Valerie Hart, Susan Henderson, Juliana L'Heureux, and Ann Sossong
Maine nurses have served tirelessly as caregivers and partners in healing at home and abroad, from hospitals to battlefields. The Division of Public Health Nursing and Child Hygiene was established in 1920 to combat high rates of infant mortality in Washington and Aroostook Counties. During the Vietnam War, Maine nurses helped build the Twelfth Evacuation Hospital at Cu Chi and bravely assisted surgeries in the midst of fighting. In the early 1980s, nurse disease prevention educators in Portland rose to the challenge of combating the growing AIDS epidemic. Through historical anecdotes and fascinating oral histories, discover the remarkable sacrifices and achievements of Maine's nurses.
Malcolm L. Hunter, Jr.; David B. Lindenmayer; and Aram J.K. Calhoun
Written in an informal and engaging style, Saving the Earth as a Career is an ideal resource for students and professionals pursuing a career in conservation. The book explores the major skills needed to become an effective conservation professional by offering useful advice on a range of topics. Chapters include:
- Is this the right career for you?
- Designing a program of study
- Designing and executing a project
- Attending conferences and making presentations
- Writing papers
- Finding a job
- Making a difference
Saving the Earth as a Career 2e is a friendly, accessible guide with a global perspective for anyone interested in becoming a conservation or environmental professional, and teachers will find this an invaluable resource for university students at all levels.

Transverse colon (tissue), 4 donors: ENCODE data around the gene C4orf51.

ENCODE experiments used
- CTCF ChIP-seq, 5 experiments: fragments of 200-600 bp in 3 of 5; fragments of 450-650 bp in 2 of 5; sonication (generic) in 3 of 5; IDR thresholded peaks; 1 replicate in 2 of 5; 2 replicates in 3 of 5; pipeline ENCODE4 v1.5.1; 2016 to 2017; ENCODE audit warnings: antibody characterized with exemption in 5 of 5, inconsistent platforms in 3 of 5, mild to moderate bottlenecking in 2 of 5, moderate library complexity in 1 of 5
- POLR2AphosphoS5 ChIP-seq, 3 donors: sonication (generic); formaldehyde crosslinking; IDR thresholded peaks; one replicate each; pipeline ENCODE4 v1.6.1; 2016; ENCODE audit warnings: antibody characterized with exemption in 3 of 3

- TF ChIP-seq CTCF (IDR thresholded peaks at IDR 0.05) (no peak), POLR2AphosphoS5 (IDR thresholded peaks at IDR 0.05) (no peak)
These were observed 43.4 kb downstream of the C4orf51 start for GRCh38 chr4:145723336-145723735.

William B. Krohn
There are numerous cottage industries associated with outdoor recreation in Maine, including the making of boats, canoes, guns, oars, paddles, snowshoes, sleds, and many types of fishing equipment (e.g., flies, lures, rods, reels, and nets). While the history of some of these items have been explored (e.g., early gun makers and bamboo fly-rod makers), the small-scale manufacturing of fishing lures in Maine has gone unstudied. Even the collectors of North American fishing lures, with a few exceptions (e.g., Dunlap Hook, Rangeley Spinner, and Stanley Aluminum Smelt), have over-looked the Pine Tree State. Based on a decade of research, this book brings to light the wide variety of fishing lures created in the Maine, and the lives of the people who invented, made, and sold these lures. The documented making of lures in Maine started with Ephraim L. Dunlap, a farmer who lived in the wilderness of western Maine. In 1875, Dunlap received a U.S. Patent for a hand-made, primitive-looking spring hook (i.e., fish trap). In addition to the Dunlap Spring Hook, Maine inventors patented 5 other pre-1930 fishing lures: the Stanley Aluminum Smelt (1895 and 1896 patents), (2) “Old Glory” fish and animal trap (1899), (3) Murray’s Aluminum Minnow (1910), (4) Kismet Casting Hook (1921), and (5) the Lucerne Lure (1927). The Stanley Aluminum Smelt is among the first, if not the first, aluminum fishing lure to be patented in the U.S.A.